Fishy deal not enough to prove that Soriot can pick a winner

 
Elizabeth Fournier
AS specialist annuity provider Partnership Assurance proved yesterday when it revealed an impressive price range for its London stock market debut, matters of life and death are big business.

For pharmaceutical companies, that means that finding the right drug – whether it’s the latest stop smoking aid or a heart-attack busting statin – can be game changing. AstraZeneca boss Pascal Soriot has been searching for his next big hitter since joining the firm six months ago, acutely aware that the patent on No.1 seller Crestor – which lowers cholesterol – expires in 2016. At first glance Omthera, which makes fish-oil derived drugs to treat high levels of blood fat, looks like a sensible choice. Soriot has been rightly focusing on supplementing his cardiovascular pipeline and the deal is hedged by an increasingly popular “contingent value rights” clause – where AstraZeneca will only pay out a further $120m if Omthera’s trials are a success. But blockbusters don’t come cheap. Soriot paid $323m for Omthera yesterday – a huge 88 per cent premium to its share price – just a month after an IPO that priced well below its planned range and valued the firm at just $165m. And though its main drug Epanova is over the main hurdles, it still needs to win final US regulatory approval.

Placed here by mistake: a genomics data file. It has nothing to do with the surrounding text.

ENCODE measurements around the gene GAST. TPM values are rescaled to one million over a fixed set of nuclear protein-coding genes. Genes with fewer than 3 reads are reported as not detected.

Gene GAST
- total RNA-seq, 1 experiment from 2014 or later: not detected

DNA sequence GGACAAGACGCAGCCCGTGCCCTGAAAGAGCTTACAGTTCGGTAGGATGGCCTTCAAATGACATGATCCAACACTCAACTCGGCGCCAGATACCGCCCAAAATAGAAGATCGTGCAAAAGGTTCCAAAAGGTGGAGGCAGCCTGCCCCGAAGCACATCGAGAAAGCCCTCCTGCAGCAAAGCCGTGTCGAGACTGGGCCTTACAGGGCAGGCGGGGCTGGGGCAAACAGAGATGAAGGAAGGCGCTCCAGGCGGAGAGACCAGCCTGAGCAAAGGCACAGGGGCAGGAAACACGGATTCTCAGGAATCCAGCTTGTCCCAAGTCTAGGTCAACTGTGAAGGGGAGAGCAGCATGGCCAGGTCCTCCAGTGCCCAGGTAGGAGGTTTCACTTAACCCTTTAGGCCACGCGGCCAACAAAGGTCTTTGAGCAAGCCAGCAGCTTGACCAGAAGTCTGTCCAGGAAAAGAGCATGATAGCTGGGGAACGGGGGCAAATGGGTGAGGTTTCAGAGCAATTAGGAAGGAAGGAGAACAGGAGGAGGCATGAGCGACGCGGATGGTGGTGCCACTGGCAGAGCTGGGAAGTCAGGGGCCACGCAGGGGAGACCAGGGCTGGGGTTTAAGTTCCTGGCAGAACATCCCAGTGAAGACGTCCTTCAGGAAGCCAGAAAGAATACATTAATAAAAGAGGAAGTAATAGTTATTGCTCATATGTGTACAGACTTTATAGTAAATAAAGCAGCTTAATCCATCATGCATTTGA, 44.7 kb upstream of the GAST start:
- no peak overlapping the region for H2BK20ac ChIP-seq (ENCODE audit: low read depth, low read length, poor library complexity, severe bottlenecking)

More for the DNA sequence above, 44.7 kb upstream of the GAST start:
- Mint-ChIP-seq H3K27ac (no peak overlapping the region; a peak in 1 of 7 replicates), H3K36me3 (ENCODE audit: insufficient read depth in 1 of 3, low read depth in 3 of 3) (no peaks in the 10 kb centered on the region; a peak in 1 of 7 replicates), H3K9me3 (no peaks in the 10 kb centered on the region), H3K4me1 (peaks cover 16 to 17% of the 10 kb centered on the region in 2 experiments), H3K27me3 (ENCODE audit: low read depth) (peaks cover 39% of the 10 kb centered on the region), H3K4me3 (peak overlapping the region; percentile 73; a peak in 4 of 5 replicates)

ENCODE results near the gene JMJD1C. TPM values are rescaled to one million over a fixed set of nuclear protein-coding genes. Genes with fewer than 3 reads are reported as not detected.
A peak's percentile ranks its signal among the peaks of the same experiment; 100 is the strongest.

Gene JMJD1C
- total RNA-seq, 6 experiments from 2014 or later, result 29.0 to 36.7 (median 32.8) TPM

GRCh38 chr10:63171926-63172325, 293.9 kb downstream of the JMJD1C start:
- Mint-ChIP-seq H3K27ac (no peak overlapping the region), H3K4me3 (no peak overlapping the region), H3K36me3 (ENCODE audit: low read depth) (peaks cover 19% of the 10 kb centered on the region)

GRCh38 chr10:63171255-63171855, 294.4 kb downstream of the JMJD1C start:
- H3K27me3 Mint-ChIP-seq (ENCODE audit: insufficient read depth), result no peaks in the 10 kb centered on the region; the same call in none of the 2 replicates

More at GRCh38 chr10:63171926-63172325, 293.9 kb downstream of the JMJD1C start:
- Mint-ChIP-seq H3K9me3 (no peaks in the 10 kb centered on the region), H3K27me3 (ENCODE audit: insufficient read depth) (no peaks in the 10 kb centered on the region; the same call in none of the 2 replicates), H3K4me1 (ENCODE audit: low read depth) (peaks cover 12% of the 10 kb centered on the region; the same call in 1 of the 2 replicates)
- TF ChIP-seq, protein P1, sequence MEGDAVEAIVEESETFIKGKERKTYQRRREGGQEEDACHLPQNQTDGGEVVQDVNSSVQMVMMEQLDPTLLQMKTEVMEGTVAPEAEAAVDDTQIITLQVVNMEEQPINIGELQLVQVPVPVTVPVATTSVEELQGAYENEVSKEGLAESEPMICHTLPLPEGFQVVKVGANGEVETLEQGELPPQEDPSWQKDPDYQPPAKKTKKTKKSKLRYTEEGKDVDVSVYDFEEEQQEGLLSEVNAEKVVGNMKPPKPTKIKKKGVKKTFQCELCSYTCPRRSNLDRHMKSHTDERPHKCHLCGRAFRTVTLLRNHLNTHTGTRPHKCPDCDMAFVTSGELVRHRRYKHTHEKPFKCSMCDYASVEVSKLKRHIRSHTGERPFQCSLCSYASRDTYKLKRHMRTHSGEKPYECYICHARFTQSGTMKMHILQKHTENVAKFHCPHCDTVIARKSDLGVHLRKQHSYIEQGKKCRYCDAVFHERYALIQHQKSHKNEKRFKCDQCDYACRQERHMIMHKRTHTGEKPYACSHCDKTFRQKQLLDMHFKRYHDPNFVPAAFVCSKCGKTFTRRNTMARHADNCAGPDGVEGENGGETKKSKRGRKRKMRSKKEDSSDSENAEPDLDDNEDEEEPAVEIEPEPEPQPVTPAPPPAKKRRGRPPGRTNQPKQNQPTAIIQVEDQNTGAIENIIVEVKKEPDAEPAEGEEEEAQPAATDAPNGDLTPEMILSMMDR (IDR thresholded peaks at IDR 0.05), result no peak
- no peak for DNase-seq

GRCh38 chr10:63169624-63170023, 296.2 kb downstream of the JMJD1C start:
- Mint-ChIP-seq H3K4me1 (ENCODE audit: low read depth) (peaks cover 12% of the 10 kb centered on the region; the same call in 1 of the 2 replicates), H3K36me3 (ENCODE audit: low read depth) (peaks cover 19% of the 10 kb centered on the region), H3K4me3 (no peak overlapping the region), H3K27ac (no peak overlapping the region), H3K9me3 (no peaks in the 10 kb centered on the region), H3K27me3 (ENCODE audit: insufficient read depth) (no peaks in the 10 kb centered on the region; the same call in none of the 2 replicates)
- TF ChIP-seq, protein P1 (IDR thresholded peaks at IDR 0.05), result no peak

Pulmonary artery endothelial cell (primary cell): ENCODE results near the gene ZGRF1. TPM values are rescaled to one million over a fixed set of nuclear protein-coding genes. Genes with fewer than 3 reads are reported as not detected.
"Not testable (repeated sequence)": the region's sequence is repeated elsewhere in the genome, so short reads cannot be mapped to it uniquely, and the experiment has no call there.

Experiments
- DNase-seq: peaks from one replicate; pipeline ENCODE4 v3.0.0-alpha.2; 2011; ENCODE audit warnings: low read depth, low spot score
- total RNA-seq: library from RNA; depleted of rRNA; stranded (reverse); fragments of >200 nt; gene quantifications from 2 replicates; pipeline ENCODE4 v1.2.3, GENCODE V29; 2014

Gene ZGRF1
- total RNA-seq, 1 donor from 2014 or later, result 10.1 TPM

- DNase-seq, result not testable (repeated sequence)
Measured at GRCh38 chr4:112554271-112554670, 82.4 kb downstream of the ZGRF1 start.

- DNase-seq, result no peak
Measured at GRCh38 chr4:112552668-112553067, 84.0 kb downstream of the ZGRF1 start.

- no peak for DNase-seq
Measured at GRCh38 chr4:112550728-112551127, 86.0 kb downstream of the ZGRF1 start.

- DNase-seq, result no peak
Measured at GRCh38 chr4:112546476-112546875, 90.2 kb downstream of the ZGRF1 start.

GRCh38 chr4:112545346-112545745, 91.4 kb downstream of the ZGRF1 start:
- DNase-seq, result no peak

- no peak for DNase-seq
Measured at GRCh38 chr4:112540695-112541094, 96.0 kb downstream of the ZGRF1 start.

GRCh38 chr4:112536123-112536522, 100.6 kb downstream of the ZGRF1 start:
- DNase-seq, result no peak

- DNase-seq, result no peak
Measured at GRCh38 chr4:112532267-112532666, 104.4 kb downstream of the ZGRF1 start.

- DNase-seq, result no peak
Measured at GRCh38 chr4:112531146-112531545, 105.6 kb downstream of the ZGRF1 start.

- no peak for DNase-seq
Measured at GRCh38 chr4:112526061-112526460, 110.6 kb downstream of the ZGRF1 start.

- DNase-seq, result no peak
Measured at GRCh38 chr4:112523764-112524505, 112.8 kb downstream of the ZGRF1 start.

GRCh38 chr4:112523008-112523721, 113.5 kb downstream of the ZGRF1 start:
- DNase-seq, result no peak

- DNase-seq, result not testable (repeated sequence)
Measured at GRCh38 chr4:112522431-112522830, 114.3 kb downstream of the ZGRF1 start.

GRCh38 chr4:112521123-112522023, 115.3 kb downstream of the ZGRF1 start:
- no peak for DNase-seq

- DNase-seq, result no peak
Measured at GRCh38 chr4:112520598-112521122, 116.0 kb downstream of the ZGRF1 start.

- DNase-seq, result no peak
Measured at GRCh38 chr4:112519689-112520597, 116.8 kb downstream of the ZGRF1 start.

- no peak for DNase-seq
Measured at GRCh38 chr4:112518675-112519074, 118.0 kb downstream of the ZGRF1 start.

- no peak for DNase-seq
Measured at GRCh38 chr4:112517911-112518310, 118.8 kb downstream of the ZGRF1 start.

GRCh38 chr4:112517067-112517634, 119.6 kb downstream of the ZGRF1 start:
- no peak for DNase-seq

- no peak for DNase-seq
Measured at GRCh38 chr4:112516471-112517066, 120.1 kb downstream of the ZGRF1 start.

If Soriot wanted a bargain he should have swooped while Omthera was still private. A risky play like this is enough to send investors’ blood pressures soaring.